Five ways to enjoy Vermont this year

Today’s column is brought to you by the number 5. Here are 5 things to do outdoors in 2010, and 5 ways you can do them.
ONE: Hike one of Vermont’s 4,000-foot peaks. There are five of them.
In increasing order of height, and starting closest to home, Mt. Abraham is 4,006 feet in elevation at the summit. It is not only the lowest 4,000-footer, but also the shortest to climb, with the Lincoln Gap trailhead starting already at 2,424 feet, leaving a vertical climb of 1,600 feet (counting the ups and downs) over 5.2 miles.
Nearby Mt. Ellen, which connects to Mt. Abraham via the Long Trail’s 3.7-mile long “Monroe Skyline” section, peaks at 4,083 feet, as does Vermont’s most iconic peak, Camel’s Hump. Killington rises to 4,235 feet, and the Chin of Mt. Mansfield towers at 4,393 feet.
Don’t attempt these in the winter unless you know what you’re doing. Having said that, one of my most memorable (in a good way) camping trips as a teenager was a winter mountaintop trip in the White Mountains of New Hampshire. There was an old shelter at the top, but I slept in a tent on the snow.
TWO: Fish a section of one of Addison County’s major trout streams that you’ve never fished before. Otter Creek, though by the time it reaches the county is somewhat slow-moving, and more of a cool water fishery than a cold water fishery, has some excellent stretches of rapids and gorges that hold some fat browns easily topping 20 inches. Above and below the falls in downtown Middlebury are two, the dam at Beldon Falls is a third, and the gorge below Beldon at the confluence with the New Haven River is a fourth. The gorge in Weybridge by the Rattling Bridge is fifth spot to find trout.
Along with Otter Creek, the list of five best county trout streams is completed by Lewis Creek plus the three primary tributaries of the Otter flowing down out of the Green Mountains from the east: the New Haven, Middlebury and Neshobe rivers. Pick one of these four and follow it upstream until you’re in a tributary small enough to cross and away from any road, and try to pull out a wild 5-inch brookie.
THREE: Hike up to one of Addison County’s alpine ponds: Silver Lake (there is a trail from the bottom starting near Lake Dunmore and a shorter trail from above off of Silver Lake Road, which is off of the Goshen-Ripton Road); Goshen Dam (a.k.a. Sugar Hill Reservoir); Abby Pond (off Route 116 in Middlebury); Pleiad Lake (near the top of the Snow Bowl, off Route 125); and, the most difficult to find, Gilmore Pond (hint: look along the ridgeline north of the Upper Notch Road in Bristol). Note that the first two of these have good trout fishing, though Abby Pond is probably my favorite hike because of the remoteness of the pond. Also, Goshen Dam is sort of cheating since you can drive to it during the summer; if you want to count it, hike to the southern tip where there is no road.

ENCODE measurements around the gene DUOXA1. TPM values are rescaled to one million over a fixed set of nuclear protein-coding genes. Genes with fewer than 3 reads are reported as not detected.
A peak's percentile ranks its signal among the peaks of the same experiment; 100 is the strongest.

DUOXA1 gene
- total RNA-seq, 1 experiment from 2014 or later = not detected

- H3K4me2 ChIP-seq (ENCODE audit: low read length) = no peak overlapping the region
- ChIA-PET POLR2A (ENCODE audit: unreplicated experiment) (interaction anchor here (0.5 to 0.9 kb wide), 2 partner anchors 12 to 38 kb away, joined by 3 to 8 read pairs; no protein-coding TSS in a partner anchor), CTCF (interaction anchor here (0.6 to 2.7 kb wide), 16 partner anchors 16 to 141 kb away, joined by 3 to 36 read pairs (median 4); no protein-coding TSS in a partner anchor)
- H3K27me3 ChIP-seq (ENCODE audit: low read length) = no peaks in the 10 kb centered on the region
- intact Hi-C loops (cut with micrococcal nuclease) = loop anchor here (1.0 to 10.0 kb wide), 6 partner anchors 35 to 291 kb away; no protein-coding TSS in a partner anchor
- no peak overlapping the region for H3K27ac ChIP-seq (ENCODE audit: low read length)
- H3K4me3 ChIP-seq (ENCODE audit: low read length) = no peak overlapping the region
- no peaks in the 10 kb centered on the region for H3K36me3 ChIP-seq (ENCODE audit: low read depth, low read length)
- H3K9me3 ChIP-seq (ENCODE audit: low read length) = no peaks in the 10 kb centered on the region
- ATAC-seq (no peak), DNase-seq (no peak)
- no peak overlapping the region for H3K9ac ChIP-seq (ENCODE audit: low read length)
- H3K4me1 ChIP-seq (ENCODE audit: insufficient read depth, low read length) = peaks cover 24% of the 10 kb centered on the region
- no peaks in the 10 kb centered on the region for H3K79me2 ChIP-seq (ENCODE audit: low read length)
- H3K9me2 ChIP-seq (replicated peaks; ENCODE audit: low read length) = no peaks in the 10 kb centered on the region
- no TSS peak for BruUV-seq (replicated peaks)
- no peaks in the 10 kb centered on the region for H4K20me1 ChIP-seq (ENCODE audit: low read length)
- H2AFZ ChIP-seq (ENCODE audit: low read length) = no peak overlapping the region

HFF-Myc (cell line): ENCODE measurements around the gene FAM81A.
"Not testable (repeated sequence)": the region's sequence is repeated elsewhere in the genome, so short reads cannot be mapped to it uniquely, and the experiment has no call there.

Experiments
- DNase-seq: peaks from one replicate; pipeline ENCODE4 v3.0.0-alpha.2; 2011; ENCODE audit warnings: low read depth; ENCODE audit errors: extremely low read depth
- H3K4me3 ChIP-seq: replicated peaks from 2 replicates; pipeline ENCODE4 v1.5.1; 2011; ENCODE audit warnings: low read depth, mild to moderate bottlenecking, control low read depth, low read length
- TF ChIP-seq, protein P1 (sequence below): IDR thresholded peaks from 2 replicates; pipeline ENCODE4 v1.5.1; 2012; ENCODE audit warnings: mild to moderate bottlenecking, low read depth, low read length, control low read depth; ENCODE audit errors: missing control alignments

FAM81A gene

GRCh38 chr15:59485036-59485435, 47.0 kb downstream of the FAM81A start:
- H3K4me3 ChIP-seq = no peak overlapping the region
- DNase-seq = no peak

FOUR: Take one snowshoe trip, one canoe trip, one bike trip, one cross-country ski trip, and one hike someplace in the county you’ve never done before. It could be out your back door, on the Trail Round Middlebury, along Otter Creek — or in it, in the case of canoeing. You needn’t go far to enjoy all five of these. Also, you needn’t own equipment to do these things. Hiking requires nothing other than good shoes, a small daypack, and water bottles. As for the other activities, there are places in the area that rent equipment at reasonable rates, as well as providing instruction and even guide service. Or borrow from a friend. Folks might be hesitant to lend out an expensive mountain bike, or classic old snowshoes, but canoes or modern composite snowshoes are hard to break. Note, though, that two of these are winter activities, so if you want to accomplish this, you’ll need to start soon.
FIVE: Pick berries or fruit at five different farms in Addison County. Here I’m not suggesting picking at only one of five, but picking from at least five. Last year our family picked apples at Happy Valley Orchard in Middlebury, strawberries at the Last Resort Farm in Monkton, strawberries and raspberries at the Norris Berry Farm in Monkton, and raspberries and blueberries at the Lower Notch Berry Farm in Bristol. That’s only four of course: our own family’s favorites. There are other wonderful farms throughout the county. (Next year we’ll try for five.)
Not only are these local farms, and our neighbors who run them and work at them — the sorts of places and people we should be patronizing — but supporting local farms helps keep Vermont land in agricultural use (that is, green), plus it’s a great way to spend time outside. Oh, and fresh fruit is really good.

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